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No. of Recommendations: 5
I'm not in a position yet to dig deep on these issues, but at a high level I think you have to divide the concerns into two buckets:

The first bucket is the near certainty of substantially increased costs over the near and medium term as they ramp up their privacy, security and AI capabilities, coupled with the leveling off of growth in their core Facebook product, and migration of their customer base towards lower margin Instagram and (so far) no margin Snapchat. As a long-term FB investor, none of this would concern me. To paraphrase the article linked above, the increased costs can just as easily be referred to as "moat expansion" and there is no reason to believe that FB will be any less successful in figuring out how to monetize their new products than they have been historically in monetizing their old products.

The second bucket is legal and regulatory uncertainty, and here the jury is still out. In a world where a 5 Billion fine for an internet company is little more than a one day story, this would also seem to be a non-issue for the long term, but I think there are clear dangers for FB in the future. Here, what is going on in the UK is of the most interest. I'm not so much talking about the penalties for failing to protect user information, though that is a concern, but rather the recommendation from Parliament that companies like Facebook and Twitter be held liable for "harmful and illegal" content on their site. It is not hard to imagine something like this coming to pass in the UK in particular and the EU more generally. And even in the USA, the degree to which Facebook is protected (if at all) by Section 230 of the Communications Decency Act is very much an open question. It's one that I can't answer, though I would be very much be interested in hearing from anyone with expertise in this matter.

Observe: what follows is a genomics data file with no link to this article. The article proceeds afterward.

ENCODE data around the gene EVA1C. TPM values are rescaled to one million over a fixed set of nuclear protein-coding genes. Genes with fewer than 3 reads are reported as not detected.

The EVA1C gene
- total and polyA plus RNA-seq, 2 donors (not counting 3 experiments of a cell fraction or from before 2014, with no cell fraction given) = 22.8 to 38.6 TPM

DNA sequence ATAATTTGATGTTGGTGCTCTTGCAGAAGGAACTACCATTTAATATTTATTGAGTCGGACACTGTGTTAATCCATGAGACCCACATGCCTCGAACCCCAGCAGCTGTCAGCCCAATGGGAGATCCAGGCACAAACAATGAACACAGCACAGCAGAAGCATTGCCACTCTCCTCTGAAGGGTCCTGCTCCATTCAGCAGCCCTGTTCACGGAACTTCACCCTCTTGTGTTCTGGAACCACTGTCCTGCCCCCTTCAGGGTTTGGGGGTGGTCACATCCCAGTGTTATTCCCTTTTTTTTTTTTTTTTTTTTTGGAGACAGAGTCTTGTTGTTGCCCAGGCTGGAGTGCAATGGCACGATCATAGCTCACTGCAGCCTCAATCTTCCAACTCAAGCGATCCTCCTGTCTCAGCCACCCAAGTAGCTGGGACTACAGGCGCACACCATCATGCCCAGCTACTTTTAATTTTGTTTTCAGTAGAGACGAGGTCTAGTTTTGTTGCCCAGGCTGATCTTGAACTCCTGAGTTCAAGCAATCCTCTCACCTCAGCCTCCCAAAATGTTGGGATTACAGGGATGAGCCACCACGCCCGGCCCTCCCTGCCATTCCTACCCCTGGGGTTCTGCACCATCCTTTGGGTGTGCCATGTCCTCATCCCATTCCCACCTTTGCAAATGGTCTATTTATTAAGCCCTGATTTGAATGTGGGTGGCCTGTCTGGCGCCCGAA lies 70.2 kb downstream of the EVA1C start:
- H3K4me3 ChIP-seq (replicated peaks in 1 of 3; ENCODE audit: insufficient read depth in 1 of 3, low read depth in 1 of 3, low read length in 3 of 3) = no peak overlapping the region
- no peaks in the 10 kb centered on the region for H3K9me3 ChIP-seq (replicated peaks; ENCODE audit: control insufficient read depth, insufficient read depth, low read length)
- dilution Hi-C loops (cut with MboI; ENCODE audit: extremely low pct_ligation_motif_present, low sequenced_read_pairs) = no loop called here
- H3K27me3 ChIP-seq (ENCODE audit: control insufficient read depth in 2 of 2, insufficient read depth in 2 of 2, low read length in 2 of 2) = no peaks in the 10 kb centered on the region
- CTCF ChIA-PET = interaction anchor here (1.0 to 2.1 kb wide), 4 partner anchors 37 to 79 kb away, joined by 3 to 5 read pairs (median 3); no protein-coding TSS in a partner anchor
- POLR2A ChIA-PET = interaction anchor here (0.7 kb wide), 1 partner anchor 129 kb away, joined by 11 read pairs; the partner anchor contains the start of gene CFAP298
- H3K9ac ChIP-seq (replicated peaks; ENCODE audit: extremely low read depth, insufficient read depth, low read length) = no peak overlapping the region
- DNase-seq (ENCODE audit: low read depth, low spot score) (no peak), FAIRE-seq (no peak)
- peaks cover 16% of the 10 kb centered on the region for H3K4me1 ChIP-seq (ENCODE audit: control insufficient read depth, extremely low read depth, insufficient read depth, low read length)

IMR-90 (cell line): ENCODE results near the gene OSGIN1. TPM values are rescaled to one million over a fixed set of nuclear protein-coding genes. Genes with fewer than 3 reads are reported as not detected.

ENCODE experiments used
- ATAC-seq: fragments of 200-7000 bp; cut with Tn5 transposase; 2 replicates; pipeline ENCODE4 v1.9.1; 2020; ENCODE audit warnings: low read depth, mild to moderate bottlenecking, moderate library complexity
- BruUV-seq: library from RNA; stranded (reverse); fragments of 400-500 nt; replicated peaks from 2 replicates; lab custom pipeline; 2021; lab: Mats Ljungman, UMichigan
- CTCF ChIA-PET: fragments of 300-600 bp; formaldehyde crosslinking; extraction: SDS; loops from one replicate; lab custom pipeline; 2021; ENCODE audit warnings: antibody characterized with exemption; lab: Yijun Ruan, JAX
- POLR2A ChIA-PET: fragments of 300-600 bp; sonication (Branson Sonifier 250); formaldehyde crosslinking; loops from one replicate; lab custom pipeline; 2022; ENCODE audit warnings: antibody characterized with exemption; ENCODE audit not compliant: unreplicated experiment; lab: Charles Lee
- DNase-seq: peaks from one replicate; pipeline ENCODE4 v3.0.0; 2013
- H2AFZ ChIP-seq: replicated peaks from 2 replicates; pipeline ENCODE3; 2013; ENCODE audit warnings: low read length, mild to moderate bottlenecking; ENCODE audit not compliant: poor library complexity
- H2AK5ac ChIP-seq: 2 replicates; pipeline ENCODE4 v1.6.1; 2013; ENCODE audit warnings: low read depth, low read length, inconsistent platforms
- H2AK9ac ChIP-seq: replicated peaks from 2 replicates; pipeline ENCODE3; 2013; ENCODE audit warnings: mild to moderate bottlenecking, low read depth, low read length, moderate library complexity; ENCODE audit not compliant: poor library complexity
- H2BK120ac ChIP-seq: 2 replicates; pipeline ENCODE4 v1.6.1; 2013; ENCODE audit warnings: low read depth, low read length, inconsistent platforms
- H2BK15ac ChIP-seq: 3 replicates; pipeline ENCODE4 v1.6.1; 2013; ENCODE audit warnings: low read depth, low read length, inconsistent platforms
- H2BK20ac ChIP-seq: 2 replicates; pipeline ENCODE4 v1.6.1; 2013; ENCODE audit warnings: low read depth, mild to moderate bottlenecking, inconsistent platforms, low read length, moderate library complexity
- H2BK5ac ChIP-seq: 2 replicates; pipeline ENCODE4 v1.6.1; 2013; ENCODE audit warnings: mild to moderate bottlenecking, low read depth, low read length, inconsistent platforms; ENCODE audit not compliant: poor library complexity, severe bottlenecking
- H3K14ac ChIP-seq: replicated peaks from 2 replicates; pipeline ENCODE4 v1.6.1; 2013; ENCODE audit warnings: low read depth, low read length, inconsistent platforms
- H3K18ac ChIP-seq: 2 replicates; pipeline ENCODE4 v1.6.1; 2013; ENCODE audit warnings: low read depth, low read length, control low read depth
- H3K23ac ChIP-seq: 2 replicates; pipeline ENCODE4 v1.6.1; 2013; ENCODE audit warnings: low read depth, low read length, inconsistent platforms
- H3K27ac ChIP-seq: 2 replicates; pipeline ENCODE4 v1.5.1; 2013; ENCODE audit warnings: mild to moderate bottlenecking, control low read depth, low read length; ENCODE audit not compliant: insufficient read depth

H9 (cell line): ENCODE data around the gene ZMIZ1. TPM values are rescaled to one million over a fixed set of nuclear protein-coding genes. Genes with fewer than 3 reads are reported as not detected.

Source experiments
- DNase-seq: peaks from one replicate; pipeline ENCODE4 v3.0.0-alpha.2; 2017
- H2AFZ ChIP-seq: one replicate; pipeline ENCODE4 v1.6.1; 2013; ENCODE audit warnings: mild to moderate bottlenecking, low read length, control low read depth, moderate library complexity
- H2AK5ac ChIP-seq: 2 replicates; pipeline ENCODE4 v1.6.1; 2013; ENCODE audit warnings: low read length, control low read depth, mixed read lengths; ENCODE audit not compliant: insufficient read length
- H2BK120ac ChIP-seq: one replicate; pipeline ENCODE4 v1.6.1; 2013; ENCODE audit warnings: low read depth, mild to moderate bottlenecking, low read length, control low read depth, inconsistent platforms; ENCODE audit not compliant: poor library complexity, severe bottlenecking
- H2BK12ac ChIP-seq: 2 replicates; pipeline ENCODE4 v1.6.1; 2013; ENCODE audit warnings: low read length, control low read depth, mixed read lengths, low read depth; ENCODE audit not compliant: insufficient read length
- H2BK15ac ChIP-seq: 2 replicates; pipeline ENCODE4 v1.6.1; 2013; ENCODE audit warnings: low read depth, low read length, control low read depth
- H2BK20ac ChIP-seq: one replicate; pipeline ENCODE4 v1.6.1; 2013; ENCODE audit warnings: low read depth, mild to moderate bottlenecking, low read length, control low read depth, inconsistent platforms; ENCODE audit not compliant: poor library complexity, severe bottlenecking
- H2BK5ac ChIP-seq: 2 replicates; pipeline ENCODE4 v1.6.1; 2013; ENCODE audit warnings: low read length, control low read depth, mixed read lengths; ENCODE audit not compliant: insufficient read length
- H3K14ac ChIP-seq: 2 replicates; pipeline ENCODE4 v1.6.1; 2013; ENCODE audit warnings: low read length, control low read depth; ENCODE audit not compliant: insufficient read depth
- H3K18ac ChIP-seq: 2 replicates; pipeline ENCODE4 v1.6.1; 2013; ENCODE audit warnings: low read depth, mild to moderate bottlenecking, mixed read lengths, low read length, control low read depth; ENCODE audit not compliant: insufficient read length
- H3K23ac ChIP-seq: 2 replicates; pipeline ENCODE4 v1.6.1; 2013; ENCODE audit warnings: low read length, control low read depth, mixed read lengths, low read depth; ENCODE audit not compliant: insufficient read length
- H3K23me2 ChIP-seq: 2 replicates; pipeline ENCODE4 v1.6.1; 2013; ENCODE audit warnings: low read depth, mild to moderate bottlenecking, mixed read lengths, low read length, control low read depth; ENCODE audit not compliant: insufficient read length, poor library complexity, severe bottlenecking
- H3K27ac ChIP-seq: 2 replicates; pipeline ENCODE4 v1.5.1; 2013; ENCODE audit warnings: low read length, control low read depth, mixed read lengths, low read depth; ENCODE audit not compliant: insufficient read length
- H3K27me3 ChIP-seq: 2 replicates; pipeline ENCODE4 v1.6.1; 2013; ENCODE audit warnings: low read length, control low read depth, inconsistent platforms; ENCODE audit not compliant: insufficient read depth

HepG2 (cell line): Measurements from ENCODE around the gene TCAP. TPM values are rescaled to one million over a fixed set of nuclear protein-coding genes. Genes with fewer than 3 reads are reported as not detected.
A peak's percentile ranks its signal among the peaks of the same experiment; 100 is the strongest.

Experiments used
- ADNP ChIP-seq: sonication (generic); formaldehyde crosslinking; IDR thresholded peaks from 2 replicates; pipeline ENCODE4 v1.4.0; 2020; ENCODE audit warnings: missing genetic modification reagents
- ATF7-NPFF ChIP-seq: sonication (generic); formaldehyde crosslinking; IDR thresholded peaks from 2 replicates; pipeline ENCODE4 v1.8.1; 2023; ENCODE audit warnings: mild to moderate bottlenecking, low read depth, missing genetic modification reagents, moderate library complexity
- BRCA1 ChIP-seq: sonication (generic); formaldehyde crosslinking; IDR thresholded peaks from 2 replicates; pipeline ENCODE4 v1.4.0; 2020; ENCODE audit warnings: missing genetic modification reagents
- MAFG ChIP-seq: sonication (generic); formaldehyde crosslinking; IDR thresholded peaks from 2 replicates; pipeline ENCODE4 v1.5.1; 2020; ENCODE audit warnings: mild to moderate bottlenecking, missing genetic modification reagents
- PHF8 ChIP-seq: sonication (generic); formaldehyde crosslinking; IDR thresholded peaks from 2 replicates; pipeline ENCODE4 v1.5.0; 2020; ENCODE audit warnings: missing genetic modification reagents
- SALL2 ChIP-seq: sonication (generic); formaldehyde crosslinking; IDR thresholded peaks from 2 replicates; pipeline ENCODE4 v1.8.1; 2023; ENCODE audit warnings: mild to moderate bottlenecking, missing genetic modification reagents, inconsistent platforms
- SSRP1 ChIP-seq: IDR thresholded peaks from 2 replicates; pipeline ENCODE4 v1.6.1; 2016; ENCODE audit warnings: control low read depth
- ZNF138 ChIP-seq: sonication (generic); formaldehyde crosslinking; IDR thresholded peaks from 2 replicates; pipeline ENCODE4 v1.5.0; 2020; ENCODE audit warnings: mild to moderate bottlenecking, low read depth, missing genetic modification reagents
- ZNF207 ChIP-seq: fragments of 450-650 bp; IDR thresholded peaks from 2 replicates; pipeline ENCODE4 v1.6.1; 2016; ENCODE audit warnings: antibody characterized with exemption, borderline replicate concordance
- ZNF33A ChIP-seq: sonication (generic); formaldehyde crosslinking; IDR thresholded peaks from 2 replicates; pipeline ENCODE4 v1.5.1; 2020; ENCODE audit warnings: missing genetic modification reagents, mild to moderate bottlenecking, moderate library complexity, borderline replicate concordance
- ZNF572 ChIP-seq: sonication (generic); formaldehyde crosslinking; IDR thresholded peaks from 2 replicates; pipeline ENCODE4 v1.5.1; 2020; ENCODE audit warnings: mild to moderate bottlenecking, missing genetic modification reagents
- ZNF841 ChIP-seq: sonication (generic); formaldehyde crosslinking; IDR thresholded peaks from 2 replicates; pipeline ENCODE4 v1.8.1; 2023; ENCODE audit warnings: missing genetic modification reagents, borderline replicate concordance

One theory out there for that somewhat bizarre call is that FB was deliberately downplaying the strength of their business in a jujitsu move designed to defuse some of the pressure. I don't buy that. It probably wouldn't work anyway, and even if it would I don't think they would be capable of doing it. They're very smart, but they have drunk too much of the company Kool-Aid to deliberately disparage themselves in that way. They truly believe they are the good guys, and to be fair they have many times been a positive force in society. But they have some major blind spots, and it's not clear that they really understand that even now. FB desparately needs to hire an outsider at a high level and to give that person real authority to make changes to the culture. If I see that happen, and this person is credible, I would be inclined to buy at almost any price within shouting distance of current levels. Failing that, I want a bigger margin of safety at least until I have a better handle on the long term.
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